A slender spur of rock jutting out into the void above Ringedalsvatnet Lake, Pulpit Rock, also known as Trolltunga is one of Norway’s most epic sites as well as one of the country’s most in-demand hiking targets.
Literally meaning the ‘troll’s tongue’, Pulpit Rock is found at the western edge of the Hardangervidda plateau – the largest national park in Norway situated a few hours south of Bergen.
As one of the most photographed sites in Scandinavia, the iconic sliver of rock is recognized by most. Yet remaining more of a mystery is the tough mountain hike required to reach it.
Definitely not for the faint-hearted, the 23km hike to Pulpit Rock is, on average, a 10-hour round-trip from the trailhead at Skjeggedal, 13km northeast of Odda. As this start point is located on land, it’s a car drive away for those based on the coast for a Northern Europe yacht charter.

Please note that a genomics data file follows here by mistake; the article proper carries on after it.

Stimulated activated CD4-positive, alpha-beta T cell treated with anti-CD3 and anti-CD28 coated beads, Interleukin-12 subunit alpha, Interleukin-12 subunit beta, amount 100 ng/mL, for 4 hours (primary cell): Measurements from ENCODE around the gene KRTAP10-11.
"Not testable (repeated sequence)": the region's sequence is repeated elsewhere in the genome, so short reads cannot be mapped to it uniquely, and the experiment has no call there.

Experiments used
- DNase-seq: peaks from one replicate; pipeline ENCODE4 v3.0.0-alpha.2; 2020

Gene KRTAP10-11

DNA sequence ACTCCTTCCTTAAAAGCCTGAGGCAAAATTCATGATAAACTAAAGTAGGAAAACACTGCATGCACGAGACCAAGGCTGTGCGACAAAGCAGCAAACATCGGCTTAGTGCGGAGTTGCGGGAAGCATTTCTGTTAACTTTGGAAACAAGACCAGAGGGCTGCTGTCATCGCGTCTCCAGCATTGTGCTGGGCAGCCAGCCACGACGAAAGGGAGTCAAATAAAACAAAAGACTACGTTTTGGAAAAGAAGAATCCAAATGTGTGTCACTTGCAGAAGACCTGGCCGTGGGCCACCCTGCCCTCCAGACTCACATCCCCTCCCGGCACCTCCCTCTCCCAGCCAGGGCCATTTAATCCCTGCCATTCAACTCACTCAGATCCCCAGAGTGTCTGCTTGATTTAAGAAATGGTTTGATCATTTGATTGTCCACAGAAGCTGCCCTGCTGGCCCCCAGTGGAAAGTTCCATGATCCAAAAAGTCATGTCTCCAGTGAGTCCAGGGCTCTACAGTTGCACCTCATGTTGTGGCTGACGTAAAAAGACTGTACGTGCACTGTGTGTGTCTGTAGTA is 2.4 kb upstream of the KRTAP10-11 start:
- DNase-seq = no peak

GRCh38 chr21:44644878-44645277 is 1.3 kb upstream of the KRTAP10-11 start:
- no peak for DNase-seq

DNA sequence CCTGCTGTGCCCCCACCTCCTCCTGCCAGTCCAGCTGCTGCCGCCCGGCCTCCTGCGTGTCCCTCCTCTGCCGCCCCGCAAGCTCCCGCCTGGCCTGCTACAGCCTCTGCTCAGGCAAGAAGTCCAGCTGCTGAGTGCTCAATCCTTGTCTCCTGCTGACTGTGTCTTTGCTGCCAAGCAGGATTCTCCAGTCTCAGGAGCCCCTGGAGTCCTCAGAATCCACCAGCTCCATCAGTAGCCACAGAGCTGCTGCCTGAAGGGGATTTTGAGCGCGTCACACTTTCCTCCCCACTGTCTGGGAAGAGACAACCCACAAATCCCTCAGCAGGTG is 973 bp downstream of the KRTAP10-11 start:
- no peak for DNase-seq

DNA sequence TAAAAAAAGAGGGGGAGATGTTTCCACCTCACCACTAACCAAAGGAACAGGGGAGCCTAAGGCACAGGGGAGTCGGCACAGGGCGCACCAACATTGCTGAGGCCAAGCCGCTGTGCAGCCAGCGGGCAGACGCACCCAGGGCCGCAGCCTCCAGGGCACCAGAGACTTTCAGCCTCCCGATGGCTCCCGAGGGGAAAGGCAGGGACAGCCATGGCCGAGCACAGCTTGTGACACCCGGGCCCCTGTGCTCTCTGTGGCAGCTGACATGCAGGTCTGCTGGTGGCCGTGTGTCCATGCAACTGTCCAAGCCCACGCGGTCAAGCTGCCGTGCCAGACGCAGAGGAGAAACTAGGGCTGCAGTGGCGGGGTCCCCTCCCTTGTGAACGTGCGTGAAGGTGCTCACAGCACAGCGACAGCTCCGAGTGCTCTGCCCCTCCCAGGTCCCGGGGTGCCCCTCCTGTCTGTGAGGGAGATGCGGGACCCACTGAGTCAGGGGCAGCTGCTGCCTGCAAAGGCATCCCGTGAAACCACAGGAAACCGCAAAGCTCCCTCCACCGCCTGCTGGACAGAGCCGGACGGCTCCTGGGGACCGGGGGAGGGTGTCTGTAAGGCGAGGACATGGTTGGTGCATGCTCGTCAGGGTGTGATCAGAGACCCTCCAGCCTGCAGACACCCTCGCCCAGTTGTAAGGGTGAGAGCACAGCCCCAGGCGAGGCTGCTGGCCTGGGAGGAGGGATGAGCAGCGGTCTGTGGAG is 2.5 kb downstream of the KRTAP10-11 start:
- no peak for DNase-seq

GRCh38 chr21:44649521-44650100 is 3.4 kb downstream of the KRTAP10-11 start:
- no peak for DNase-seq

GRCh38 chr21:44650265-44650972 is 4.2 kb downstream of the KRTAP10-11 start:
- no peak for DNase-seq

The route passes up muddy hills, across rocky slopes, through snowfields and along cliff edges, with dramatic mountain scenery providing a sublime backdrop. Although a demanding climb, standing on top of Trolltunga staring out across the spectacular landscape is worth every step.
The hike is usually doable from late May (depending on when the snow melts) to early September. As the daylight hours reduce in September and nights get colder, it’s essential hikers begin their ascent before 8 am at this time of year.
Travelers wanting to add in a hike to Pulpit Rock on a yacht charter need to make a careful evaluation of their own shape and equipment. Guided hikes are available. To start planning your getaway, view all luxury Norway charter yachts.
Pulpit Rock (Trolltunga) Photos
Pulpit Rock (Trolltunga)